Conservation Biology

Ría Lagartos mangroves

Content Cover Image

Flamingos at the Ria Lagartos Lagoon. Source: A.H. Karma

The Ría Lagartos mangroves, are found on the northern tip of the Yucatan Peninsula, Mexico, as part of an area comprised of a complex of convergent habitats that include estuaries, coastal lagoons, and sand dunes, which together are considered a wetland of international importance under the RAMSAR Convention. The Ria Lagartos mangroves unit is usually considered an element of the Petenes mangroves. The land area protected in the Ria Lagartos Preserve is 60,347 hectares.

Ecological processes including sea level fluctuation, temperature variation, salinity levels and the influx of freshwater are important to the dynamics of the Ria Lagartos Lagoon. As a primary producer and filtration regime for aquatic nutrients, this mangrove ecoregion occupies a key place in the coastal trophic chain. In addition, the Ria Lagartos Lagoon exchanges is of vital significance for fisheries in the general region.

caption Rio Lagartos National Park, Yucatan, Mexico (Photograph by Raul Ivan Martinez y Gerardo Ceballos/SEMARNAP)

Location and general depiction

The Ría Lagartos mangrove ecoregion streches along the coast on the east end of the Yucatan Peninsula facing Alabama, USA from across the Gulf of Mexico. These mangroves are bounded by calcareous deposits and limestone, which is the major soil formation in the area. The climate is sub-humid with little variation, and there are no relevant topographical features, as the whole area is rather uniform and without notable relief.

Trees of both Red Mangrove (Rhizophora mangle) and Black Mangrove (Avicennia germinans) species, occur throughout the Ria Lagartos ecoregion, with the most striking feature being arboreal vegetation that has adapted to life in saltwater and briny water. Two forest types of mangrove are found in this ecoregion: (1) the pygmy mangrove forest, characterized by plants reaching no more than two meters (m) in height, a mangrove forest type generally found where marine sediments do not supply sufficient nutrients compared to more sheltered mangrove occurrences; and (2) and the fringe mangrove forest, in which trees reach almost ten meters in height, generally dominated by A. germinans and R. mangle. The fringe formation is one exposed to direct tidal wave action, and generally occurs in the immediate intertidal zone. Both mangrove forest types occur in areas that are permanently flooded with various concentrations of saltwater. The pygmy mangrove habitat also contains plants of the Cyperaceae family. The distribution of mangrove trees in this area is often not continuous, but rather interspersed with grasslands and occasional subtropical dry forests.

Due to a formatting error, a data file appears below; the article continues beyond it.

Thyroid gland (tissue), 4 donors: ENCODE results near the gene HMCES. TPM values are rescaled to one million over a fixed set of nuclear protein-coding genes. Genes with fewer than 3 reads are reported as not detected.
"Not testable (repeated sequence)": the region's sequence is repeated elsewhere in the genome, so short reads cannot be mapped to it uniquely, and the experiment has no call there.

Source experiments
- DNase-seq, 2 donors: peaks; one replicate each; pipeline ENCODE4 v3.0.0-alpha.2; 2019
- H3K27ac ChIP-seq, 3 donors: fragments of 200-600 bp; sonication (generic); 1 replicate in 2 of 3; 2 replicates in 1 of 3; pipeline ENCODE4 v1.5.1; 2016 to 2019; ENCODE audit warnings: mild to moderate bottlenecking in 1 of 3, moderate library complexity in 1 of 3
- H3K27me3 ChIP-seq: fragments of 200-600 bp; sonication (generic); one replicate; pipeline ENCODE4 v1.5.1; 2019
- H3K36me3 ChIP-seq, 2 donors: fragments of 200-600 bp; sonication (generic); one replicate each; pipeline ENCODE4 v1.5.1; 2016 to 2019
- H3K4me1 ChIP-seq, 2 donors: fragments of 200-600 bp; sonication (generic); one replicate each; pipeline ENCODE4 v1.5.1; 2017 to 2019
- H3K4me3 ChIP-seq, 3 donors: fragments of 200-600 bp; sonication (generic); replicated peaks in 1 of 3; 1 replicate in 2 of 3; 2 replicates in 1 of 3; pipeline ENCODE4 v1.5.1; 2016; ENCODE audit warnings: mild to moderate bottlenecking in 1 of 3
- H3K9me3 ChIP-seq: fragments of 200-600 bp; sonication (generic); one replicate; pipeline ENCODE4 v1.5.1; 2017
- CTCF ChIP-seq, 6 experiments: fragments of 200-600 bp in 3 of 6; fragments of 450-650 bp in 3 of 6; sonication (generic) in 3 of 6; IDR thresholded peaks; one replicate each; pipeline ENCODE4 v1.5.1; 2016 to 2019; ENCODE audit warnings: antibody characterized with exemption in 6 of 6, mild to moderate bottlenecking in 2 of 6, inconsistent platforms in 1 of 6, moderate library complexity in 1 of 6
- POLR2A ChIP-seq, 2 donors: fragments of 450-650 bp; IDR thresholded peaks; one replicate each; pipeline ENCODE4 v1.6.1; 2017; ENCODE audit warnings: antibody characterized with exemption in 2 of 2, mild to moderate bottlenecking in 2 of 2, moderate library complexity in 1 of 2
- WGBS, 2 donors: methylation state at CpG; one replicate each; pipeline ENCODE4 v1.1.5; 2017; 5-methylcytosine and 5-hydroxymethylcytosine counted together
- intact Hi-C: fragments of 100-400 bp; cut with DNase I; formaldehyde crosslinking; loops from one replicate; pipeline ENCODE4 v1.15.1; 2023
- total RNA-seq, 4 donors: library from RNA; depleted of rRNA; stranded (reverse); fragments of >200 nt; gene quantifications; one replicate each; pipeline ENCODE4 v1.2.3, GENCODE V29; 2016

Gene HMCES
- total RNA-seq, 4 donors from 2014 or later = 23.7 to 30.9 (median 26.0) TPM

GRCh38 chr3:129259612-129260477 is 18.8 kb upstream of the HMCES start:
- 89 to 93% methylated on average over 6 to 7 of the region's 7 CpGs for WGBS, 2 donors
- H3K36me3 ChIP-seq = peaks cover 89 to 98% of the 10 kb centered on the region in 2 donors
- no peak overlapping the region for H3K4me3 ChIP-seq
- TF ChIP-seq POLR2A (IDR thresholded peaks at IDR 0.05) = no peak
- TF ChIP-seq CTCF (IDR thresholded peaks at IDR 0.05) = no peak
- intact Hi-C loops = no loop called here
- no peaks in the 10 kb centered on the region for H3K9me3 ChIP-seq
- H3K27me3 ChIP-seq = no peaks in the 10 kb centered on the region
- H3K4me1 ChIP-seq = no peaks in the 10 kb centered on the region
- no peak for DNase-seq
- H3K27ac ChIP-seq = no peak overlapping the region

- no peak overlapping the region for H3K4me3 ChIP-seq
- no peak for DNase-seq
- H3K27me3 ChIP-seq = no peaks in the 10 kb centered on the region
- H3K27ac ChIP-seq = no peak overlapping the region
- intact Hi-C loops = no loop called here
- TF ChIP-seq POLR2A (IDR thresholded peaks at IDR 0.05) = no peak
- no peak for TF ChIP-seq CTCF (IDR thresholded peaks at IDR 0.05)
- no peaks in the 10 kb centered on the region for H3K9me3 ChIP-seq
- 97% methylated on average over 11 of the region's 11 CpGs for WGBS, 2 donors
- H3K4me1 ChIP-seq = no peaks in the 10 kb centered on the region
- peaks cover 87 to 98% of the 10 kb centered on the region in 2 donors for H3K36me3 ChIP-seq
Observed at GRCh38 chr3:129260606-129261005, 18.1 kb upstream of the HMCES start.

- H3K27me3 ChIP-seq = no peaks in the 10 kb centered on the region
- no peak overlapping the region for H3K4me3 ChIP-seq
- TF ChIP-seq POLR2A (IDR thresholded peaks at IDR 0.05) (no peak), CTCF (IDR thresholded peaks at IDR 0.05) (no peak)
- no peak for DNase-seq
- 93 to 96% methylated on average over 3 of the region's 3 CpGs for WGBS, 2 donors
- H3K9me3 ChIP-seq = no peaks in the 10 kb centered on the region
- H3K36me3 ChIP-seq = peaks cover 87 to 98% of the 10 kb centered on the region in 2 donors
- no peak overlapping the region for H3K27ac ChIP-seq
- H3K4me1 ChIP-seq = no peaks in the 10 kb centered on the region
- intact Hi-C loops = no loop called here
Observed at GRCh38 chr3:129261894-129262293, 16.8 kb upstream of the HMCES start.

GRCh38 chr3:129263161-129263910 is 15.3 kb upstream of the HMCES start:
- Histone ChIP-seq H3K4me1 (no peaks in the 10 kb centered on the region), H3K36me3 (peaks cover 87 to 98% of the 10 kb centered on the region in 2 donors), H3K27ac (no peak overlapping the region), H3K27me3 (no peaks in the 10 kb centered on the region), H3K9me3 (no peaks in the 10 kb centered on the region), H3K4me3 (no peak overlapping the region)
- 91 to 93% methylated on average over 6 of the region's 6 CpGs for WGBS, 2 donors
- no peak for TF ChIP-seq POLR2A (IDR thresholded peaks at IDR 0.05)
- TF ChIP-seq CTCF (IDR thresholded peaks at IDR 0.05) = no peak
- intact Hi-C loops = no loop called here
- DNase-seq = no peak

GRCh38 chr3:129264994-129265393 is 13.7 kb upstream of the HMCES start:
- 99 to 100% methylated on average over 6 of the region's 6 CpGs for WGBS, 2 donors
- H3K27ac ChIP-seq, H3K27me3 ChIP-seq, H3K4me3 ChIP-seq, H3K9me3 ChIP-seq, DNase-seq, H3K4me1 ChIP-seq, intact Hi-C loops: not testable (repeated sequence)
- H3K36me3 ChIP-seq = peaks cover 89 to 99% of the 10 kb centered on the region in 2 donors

Biodiversity

caption Ria Celestun NP, Mexico. Source: Gerardo Ceballos /SEMARNAP

The adaptation of mangrove trees to saltwater conditions has produced a unique habitat that enables many aquatic species to survive and reproduce.Compared to other continental areas with the same size, these ecosystems contain a high diversity of flora and fauna. More than 520 species of vascular plants, 333 avian taxa (117 resident, 142 migratory and 14 resident/migratory), and 95 reptile species are found at the site.

Birdlife

Ría Lagartos mangroves are the primary nesting site of the Caribbean Flamingo (Phoenicopterus ruber) in Mexico. Approximately 333 species of aquatic birds also depend on the habitat provided by mangroves and their surroundings for feeding purposes including various cormorants (Phalacrocorax spp.), Wood Stork (Mycteria americana), Boat-billed Heron (Cochlearius cochlearia), white egret (Egretta alba egretta), and snowy egret (Egretta thula). It has been estimated that over 300,000 aquatic birds use Ría Lagartos as migrating points or wintering grounds. The wetlands of these mangroves sustain the largest number of nesting pairs (about 89 percent) of the Caribbean Flamingo population in the entirety of mainland North America.

Fish                                                             

The ichthyofauna of the Ria Lagartos area comprises at least 71 species of fish, some of them of considerable commercial value.

Amphibians

There are at least fourteen anuranAn amphibian that has limbs but no tail (includes all frogs and toads) species found in the Ria Lagartos Lagoon habitat: Gulf Coast Toad (Incilius valliceps); Cane Toad (Rhinella marina); Burrowing Toad (Rhinophrynus dorsalis); Mexican White-lipped Frog (Leptodactylus fragilis); Marbled Treefrog (Trachycephalus venulosus); Mexican Treefrog (Smilisca baudinii); Painted Treefrog (Tlalocohyla picta); Mahogany Treefrog (Tlalocohyla loquax); Yellow Treefrog (Dendropsophus microcephalus); Red-eyed Treefrog (Agalychnis callidryas); Yucatan Casque-headed Treefrog (Triprion petasatus); Northern Sheep Frog (Hypopachus variolosus); Sabinal Frog (Leptodactylus melanonotus); Rio Grande Frog (Lithobates berlandieri). There is a single salamander taxon present here:  the Yucatan Salamander (Bolitoglossa yucatana).